Door To Door (Transcript) | WAMU 88.5 - American University Radio


Door to Door: Herndon, Va. And Eckington, D.C.


And now, our weekly trip around the region. On today's "Door To Door," we visit Eckington in Northeast D.C. and the historic downtown of Herndon, Va.


My name's Lisa Merkel and I live in the historic downtown of Herndon. The town of Herndon is four square miles and we have a historic downtown. We have a town green and a beautiful library that the town green hosts festivals and concerts throughout the summer. We were a dairy farm town. The railroad was essential to our economy in the 1800s and early 1900s and we know that Metro rails' arrival in 2016 will be the centerpiece of Herndon's economic future in the 21st century.


We have a small Main Street with great harvest bread and locally owned restaurants and everybody knows the landmark of Jimmy's. Jimmy still buses tables at Jimmy's Old Town Tavern and if you want to know what the heartbeat and the pulse of the town is, stop by Jimmy's and you'll see what Herndon is. People want to live in Herndon because you can have a little bit of everything. We've got the small town feel with the white picket fences. We're 10 minutes from Dulles Airport, we're a half hour from D.C. and a half hour from Wine Country.


My name is Steven Reineke. I'm a member of the Eckington Civic Association and I play a role of historian there. I've been in Eckington for over 10 years. Eckington is near the New York Avenue Metro Station on the Red Line. It's actually between North Capital Street Northeast and the Metro tracks to the east. It's Rhode Island Avenue to the north and Florida Avenue Northeast to the south.


Eckington's fortunes have risen and fallen due to transportation shifts. And I think, as one of the first commuter suburbs of Washington in the late 1800s, we were part of the Eckington Soldiers Home Line. And then eventually, when that street car went out, our neighborhoods kind of went down economically and then with the new Metro coming in, you could see a spike of development.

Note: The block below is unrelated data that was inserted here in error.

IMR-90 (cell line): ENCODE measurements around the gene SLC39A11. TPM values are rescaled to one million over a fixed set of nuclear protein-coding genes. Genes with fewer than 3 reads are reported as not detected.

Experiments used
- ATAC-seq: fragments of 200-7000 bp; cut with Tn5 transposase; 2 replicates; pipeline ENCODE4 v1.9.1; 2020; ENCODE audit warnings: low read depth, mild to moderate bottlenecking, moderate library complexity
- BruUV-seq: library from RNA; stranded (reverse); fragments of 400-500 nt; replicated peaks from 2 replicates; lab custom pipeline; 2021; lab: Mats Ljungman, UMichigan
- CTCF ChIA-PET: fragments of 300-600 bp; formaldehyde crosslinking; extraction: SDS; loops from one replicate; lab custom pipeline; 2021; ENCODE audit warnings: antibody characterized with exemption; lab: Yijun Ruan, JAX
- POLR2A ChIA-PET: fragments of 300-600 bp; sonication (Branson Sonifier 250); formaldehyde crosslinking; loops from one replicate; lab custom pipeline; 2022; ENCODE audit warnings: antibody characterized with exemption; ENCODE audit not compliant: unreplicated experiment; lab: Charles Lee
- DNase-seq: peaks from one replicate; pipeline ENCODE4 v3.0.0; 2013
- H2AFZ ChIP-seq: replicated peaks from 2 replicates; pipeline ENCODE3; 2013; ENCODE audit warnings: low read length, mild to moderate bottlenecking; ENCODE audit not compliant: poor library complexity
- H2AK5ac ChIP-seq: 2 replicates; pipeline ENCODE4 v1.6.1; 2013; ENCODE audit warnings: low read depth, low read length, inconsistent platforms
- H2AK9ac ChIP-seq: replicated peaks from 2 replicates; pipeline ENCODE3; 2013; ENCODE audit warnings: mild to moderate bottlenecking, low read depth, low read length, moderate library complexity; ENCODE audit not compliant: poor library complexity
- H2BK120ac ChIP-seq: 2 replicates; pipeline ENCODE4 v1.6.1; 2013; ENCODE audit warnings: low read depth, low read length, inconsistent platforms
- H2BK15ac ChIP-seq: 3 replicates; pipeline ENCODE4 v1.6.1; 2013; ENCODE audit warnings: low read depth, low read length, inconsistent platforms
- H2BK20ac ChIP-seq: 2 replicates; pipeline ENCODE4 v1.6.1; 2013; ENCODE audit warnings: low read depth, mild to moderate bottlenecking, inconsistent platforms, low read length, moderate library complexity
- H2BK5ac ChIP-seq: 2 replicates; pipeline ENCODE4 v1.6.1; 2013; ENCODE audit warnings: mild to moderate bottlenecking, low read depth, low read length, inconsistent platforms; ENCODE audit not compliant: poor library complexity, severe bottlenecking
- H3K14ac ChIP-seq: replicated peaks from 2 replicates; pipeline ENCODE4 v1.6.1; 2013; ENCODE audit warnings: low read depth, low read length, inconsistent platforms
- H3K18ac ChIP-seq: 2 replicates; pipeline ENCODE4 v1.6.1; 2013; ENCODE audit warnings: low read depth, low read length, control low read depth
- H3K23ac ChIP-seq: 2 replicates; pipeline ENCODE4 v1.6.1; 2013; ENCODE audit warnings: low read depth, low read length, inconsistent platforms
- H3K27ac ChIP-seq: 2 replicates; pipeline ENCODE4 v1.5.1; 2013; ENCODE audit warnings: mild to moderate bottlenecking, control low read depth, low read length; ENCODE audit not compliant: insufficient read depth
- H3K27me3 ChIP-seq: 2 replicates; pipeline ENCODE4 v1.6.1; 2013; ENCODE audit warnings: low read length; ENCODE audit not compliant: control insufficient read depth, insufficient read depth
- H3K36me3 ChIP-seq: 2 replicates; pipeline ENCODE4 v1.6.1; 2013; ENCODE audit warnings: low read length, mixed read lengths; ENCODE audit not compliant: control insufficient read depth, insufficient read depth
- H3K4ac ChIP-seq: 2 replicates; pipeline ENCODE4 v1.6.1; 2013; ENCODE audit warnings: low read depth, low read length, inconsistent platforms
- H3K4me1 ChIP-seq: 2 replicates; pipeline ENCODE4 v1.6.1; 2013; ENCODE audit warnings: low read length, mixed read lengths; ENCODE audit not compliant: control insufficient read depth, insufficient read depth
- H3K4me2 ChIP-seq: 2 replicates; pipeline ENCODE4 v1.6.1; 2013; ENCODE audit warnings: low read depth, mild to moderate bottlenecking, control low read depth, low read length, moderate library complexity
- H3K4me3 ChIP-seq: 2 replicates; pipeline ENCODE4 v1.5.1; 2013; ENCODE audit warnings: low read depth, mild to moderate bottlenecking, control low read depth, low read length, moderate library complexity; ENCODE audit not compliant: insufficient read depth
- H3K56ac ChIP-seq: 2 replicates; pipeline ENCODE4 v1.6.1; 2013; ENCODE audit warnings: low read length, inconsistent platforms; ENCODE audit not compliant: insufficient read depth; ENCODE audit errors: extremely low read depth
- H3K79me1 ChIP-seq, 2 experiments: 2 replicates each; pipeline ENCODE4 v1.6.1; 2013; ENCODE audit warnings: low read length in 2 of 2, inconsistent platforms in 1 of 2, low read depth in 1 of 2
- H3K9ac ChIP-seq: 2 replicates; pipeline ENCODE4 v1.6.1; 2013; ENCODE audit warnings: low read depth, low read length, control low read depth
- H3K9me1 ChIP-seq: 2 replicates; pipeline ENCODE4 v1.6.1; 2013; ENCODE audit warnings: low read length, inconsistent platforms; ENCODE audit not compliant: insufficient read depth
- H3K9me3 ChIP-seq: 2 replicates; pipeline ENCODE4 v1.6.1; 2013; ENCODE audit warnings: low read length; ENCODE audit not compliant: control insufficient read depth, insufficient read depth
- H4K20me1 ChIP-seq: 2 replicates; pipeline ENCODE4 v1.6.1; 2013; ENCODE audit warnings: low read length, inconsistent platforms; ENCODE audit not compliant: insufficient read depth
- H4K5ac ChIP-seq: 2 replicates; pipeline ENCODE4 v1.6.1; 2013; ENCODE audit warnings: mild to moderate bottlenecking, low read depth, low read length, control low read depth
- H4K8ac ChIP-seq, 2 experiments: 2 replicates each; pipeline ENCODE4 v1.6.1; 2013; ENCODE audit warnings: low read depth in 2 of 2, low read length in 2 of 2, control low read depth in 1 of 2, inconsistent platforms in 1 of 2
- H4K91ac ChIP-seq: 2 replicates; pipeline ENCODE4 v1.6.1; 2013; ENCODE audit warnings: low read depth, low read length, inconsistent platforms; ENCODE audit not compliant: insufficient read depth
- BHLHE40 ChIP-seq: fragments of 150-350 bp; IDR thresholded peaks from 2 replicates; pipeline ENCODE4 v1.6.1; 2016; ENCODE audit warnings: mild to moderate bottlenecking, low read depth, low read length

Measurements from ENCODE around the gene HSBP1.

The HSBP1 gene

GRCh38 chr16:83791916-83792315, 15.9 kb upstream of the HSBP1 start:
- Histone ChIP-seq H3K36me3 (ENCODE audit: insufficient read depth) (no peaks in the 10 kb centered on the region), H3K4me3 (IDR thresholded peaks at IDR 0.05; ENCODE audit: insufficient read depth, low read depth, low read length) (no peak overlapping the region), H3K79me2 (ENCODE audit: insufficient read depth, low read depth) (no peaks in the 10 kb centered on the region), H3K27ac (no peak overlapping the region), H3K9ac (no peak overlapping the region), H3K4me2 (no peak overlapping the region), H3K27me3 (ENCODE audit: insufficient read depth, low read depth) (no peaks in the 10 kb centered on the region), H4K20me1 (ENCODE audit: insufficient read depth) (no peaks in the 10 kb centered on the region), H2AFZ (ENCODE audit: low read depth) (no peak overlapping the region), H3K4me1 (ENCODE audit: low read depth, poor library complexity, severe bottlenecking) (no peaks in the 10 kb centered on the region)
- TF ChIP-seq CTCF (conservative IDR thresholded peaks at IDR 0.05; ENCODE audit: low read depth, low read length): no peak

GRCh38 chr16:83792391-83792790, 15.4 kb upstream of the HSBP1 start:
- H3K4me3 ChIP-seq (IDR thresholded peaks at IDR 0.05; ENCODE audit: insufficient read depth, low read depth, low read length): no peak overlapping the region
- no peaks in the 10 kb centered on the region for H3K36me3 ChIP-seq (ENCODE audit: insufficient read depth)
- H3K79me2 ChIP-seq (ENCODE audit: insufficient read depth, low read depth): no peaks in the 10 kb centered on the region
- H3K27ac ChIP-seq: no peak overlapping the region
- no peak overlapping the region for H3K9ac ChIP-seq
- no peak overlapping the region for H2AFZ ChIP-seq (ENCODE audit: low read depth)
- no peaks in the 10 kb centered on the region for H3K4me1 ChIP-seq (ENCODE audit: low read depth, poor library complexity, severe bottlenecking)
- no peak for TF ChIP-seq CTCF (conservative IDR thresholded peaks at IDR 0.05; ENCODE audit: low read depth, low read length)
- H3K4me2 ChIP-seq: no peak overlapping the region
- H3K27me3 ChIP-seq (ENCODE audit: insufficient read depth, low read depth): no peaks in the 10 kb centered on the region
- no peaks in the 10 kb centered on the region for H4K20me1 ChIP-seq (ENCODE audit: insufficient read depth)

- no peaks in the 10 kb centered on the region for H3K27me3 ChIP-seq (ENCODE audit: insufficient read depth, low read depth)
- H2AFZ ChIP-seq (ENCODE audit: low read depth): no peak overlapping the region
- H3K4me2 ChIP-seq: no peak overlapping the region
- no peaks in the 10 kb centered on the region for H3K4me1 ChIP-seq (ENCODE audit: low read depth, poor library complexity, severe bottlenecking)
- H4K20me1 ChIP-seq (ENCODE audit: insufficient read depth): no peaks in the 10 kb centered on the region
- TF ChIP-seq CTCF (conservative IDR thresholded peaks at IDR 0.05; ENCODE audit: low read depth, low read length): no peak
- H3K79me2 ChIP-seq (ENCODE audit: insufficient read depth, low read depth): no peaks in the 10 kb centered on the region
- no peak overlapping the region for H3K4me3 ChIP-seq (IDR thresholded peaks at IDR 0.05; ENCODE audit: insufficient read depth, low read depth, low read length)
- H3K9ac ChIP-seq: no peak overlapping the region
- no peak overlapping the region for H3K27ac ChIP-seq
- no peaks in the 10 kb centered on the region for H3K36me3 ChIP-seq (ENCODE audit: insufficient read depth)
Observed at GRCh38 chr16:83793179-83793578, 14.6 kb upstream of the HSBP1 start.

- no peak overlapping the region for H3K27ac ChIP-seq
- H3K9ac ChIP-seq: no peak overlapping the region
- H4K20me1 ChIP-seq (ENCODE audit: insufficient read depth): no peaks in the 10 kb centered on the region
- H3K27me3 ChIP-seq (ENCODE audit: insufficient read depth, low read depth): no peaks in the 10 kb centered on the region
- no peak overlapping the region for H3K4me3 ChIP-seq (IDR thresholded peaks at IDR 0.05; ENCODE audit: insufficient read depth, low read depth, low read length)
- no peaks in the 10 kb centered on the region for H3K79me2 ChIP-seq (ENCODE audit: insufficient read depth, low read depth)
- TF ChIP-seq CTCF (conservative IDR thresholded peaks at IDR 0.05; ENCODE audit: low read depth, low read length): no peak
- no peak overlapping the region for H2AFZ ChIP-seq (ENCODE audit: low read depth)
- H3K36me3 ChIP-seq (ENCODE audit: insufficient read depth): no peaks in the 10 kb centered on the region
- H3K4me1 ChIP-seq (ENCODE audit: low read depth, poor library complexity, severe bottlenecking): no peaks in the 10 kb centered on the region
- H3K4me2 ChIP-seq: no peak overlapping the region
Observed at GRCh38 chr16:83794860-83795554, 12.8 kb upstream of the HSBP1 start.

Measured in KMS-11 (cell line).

It's still very much a quiet sort of isolated feel compared to other neighborhoods because we're kind of cut by various traffic corridors, including the Metro rail. It's basically a neighborhood filled with people who work in the District. You know, people have said it's kind of an oasis, an open oasis. And in a way, it is because you've got other neighborhoods that are within the vicinity. You get a lot more foot traffic, but here, you could walk around and not see a lot of people. It sort of makes you feel like you're further out of the downtown.


We heard from Steven Reineke in Eckington and Lisa Merkel in Herndon. If you'd like to tell us about your neighborhood, join us Saturday, February 25th. We'll be at the Petworth Library in Northwest D.C. between 1:00 and 5:00 pm ready to chat with you and record your story. For more information or to reserve a specific time slot, go to And to see a map of all the doors we've knocked on so far, visit our website,
Transcripts of WAMU programs are available for personal use. Transcripts are provided "As Is" without warranties of any kind, either express or implied. WAMU does not warrant that the transcript is error-free. For all WAMU programs, the broadcast audio should be considered the authoritative version. Transcripts are owned by WAMU 88.5 FM American University Radio and are protected by laws in both the United States and international law. You may not sell or modify transcripts or reproduce, display, distribute, or otherwise use the transcript, in whole or in part, in any way for any public or commercial purpose without the express written permission of WAMU. All requests for uses beyond personal and noncommercial use should be referred to (202) 885-1200.